Did Kolmogorov develop a set of axioms for probability theory motivated by Algorithmic Information Theory in the 1960s?


In 1965, Andrey Kolmogorov considered three approaches to information theory(combinatorial, probabilistic, and algorithmic) [1] where in the algorithmic approach he introduces the Invariance theorem for the minimal description of datasets $X$ relative to Universal description languages $U$ and $U'$:

\begin{equation} \lvert K_U(X)-K_{U'}(X) \rvert \leq \text{Cst} \tag{1} \end{equation}

which allows us to formulate the Universal Distribution, an effective formalisation of Occam's razor [2].

In essence, he introduced the foundations for Algorithmic Information Theory and in the conclusion he clarifies that his motivation for doing so is to provide a clear definition of randomness as well as a robust foundation for probability theory where all probabilities have a deterministic and frequentist nature.

In fact, his PhD student Leonid Levin would rigorously define the algorithmic probability of observing a dataset $X$:

\begin{equation} -\log_2 P(X) = K_U(X) - \mathcal{O}(1) \tag{2} \end{equation}

which would later become known as Levin's Coding theorem [3].


  1. A. N. Kolmogorov Three approaches to the quantitative definition of information. Problems of Information and Transmission, 1(1):1--7, 1965

  2. Peter Grünwald and Paul Vitanyí. Shannon Information and Kolmogorov Complexity. Arxiv. 2004.

  3. L.A. Levin. Laws of information conservation (non-growth) and aspects of the foundation of probability theory. Problems Inform. Transmission, 10:206–210, 1974.

  • 2
    $\begingroup$ It would help me if you'd expand your question. We all know that Kolmogorov did a lot of work on algorithmic information theory, but you seem to be thinking of something very specific when you say "axioms for probability theory". What? Do you have a reference? $\endgroup$
    – usul
    Sep 11, 2022 at 19:25
  • $\begingroup$ It seems odd to answer your own question just one day after it was asked; it feels a little like the question was asked just so the answer you gave could be publicized $\endgroup$
    – Yemon Choi
    Oct 15, 2022 at 13:59
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    $\begingroup$ @YemonChoi As I don't read/write in Russian and I don't have access to Kolmogorov's works that were published posthumously, I didn't expect my answer to be the final answer. $\endgroup$ Oct 16, 2022 at 10:06

2 Answers 2


In 1970, Kolmogorov developed the 'Combinatorial foundations of information theory and the calculus of probabilities' in relation to a presentation at the International Congress of Mathematicians in Nice(1970). This text was eventually published in 1983:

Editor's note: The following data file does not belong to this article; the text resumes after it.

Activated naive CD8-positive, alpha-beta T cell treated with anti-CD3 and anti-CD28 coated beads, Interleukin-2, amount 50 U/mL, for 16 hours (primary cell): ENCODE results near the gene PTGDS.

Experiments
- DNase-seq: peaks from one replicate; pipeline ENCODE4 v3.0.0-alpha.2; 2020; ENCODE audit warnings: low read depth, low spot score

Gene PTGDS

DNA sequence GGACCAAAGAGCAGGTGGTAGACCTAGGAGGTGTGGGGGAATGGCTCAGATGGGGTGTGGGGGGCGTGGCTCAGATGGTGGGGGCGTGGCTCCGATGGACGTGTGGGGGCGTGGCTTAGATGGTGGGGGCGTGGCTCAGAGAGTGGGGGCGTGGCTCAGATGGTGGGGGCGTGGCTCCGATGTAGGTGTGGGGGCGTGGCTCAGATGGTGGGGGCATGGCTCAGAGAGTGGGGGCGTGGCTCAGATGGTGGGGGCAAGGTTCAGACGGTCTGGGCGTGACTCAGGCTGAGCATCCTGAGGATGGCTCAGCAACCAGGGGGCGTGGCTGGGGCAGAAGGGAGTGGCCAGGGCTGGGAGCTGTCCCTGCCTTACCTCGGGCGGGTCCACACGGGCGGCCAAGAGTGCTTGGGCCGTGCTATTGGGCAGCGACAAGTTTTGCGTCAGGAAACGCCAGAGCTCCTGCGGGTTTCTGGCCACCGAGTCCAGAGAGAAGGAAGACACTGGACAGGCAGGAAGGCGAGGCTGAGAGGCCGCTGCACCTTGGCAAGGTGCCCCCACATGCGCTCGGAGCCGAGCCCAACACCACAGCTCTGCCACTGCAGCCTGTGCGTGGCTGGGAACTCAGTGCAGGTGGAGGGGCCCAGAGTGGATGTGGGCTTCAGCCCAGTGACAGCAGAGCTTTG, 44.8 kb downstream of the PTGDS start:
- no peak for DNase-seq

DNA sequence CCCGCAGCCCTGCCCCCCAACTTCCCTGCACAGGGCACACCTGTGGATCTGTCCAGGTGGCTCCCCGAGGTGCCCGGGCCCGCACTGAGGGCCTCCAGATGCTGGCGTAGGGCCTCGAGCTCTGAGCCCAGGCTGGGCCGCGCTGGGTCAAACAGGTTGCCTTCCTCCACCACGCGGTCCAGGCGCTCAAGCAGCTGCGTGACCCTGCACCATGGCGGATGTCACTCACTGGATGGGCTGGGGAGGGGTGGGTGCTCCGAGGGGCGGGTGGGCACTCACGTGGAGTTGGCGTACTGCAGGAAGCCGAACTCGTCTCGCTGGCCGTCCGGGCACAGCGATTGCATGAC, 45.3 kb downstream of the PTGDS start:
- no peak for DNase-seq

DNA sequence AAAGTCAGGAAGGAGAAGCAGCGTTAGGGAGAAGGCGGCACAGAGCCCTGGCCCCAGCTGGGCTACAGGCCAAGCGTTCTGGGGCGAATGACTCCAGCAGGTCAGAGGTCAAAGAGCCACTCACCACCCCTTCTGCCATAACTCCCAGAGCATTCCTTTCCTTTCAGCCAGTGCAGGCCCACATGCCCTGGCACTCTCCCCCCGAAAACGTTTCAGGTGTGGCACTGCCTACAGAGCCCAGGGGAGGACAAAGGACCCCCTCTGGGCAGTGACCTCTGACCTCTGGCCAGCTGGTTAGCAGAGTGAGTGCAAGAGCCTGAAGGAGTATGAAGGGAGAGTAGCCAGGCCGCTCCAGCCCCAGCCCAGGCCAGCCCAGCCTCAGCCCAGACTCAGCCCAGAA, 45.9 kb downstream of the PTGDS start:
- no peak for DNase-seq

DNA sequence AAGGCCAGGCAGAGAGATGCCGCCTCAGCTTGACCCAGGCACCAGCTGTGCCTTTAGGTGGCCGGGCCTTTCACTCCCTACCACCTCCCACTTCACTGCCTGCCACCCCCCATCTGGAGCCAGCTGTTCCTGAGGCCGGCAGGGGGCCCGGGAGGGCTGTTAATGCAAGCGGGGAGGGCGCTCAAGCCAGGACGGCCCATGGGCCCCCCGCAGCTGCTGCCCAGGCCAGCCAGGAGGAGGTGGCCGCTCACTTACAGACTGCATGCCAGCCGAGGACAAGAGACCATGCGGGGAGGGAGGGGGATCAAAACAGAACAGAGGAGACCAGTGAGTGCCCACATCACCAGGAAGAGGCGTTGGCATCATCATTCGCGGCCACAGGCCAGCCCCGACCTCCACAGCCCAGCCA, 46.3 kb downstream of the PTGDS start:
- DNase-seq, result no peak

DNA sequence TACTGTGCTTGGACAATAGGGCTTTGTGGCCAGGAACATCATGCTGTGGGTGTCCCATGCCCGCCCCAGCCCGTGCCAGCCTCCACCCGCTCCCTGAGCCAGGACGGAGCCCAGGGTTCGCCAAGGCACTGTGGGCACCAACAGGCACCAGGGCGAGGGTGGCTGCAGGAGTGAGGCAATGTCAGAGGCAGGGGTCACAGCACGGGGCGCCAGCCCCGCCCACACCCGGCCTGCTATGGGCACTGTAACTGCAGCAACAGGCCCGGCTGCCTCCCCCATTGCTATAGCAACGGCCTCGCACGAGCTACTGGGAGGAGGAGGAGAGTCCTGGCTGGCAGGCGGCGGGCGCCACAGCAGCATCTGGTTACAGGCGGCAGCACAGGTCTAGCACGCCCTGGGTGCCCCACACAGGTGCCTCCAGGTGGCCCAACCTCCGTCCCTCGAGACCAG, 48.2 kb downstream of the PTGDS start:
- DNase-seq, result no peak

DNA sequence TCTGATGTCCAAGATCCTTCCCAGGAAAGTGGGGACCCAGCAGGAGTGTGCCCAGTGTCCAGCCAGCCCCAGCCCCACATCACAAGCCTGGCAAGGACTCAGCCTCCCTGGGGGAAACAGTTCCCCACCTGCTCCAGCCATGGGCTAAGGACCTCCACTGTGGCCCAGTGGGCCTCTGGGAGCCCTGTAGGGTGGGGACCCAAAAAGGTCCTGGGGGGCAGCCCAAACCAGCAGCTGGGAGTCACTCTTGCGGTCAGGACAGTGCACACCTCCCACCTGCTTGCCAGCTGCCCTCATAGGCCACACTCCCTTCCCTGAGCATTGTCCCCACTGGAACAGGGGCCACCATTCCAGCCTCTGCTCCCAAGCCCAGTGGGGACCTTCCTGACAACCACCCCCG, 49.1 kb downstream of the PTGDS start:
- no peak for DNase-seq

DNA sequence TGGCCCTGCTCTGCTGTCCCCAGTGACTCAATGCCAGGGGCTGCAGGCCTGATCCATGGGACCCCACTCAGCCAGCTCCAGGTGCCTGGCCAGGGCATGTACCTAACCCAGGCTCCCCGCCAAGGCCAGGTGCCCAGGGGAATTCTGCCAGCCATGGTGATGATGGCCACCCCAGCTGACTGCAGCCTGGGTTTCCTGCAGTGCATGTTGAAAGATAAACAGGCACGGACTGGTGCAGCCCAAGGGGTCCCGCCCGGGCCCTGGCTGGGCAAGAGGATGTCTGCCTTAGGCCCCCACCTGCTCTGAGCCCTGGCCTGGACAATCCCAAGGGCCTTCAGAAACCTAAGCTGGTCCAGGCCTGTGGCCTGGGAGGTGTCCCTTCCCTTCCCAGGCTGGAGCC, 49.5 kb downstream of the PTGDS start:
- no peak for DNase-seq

• A.N. Kolmogorov. Combinatorial foundations of information theory and the calculus of probabilities. Russian Math. Surveys (1983).

While Kolmogorov admits that his treatment is incomplete, he presents strong arguments for the following conclusions:

  1. Information theory must precede probability theory and not be based on it. By the very essence of this discipline, the foundations of information theory has a finite combinatorial character.

  2. The applications of probability theory can be put on a uniform basis. It is always a matter of consequences of hypotheses about the impossibility of reducing in one way or another the complexity of the description of the objects in question.

In the last statement, Kolmogorov is implicitly referring to the Minimum Description Length or Kolmogorov Complexity of an object.


Since 1983, the important influence Kolmogorov's theory of Algorithmic Information has had on modern science may be partly determined by the scientific research direction of Deep Mind led by Shane Legg, whose Universal Intelligence Measure of an agent with policy $\pi$ is determined by the formula:

\begin{equation} \Upsilon(\pi) := \sum_{\mu \in E} 2^{-K(\mu)} V_{\mu}^{\pi} \end{equation}

where $E$ is the space of environments, $2^{-K(\mu)}$ is the algorithmic probability that an agent finds itself in this environment and $V_{\mu}^{\pi}$ is the expected future discounted reward of an agent $\pi$ interacting with environment $\mu$. For the complete theory behind this formula, I may refer the reader to the PhD thesis of Shane Legg:

  • Legg, Shane. Machine Super Intelligence (Thesis). Lugano, Switzerland: Università della Svizzera italiana. 2008.

This formula actually appears at 3:22 in the 2019 TED talk of Thore Graepel, a research scientist at Deep Mind, titled 'The human pursuit of artificial intelligence'.


Certainly not. Simple comparison of the dates shows this. Kolmogorov axiomatics for probability theory was published in 1933.

Kolmogoroff, A. Grundbegriffe der Wahrscheinlichkeitsrechnung. Ergebnisse der Mathematik und ihrer Grenzgebiete 2, Nr. 3. Berlin: Julius Springer. IV + 62 S. (1933).

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    $\begingroup$ The question was this: "Did Kolmogorov develop a set of axioms for probability theory motivated by Algorithmic Information Theory in the 1960s?" I know of no evidence that Kolmogorov was motivated by algorithmic information theory in the 1930s. Do you? $\endgroup$ Sep 11, 2022 at 15:05

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